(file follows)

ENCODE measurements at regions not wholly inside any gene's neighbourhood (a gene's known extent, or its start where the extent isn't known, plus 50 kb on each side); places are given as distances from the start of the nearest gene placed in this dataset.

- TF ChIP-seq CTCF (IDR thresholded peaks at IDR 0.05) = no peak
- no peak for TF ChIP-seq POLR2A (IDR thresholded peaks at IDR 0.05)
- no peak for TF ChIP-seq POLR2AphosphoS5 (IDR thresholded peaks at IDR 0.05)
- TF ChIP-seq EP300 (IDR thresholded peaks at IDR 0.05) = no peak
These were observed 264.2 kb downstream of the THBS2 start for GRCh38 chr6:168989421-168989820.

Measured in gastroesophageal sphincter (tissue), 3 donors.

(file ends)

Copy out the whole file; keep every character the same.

ENCODE measurements at regions not wholly inside any gene's neighbourhood (a gene's known extent, or its start where the extent isn't known, plus 50 kb on each side); places are given as distances from the start of the nearest gene placed in this dataset.

- TF ChIP-seq CTCF (IDR thresholded peaks at IDR 0.05) = no peak
- no peak for TF ChIP-seq POLR2A (IDR thresholded peaks at IDR 0.05)
- no peak for TF ChIP-seq POLR2AphosphoS5 (IDR thresholded peaks at IDR 0.05)
- TF ChIP-seq EP300 (IDR thresholded peaks at IDR 0.05) = no peak
These were observed 264.2 kb downstream of the THBS2 start for GRCh38 chr6:168989421-168989820.

Measured in gastroesophageal sphincter (tissue), 3 donors.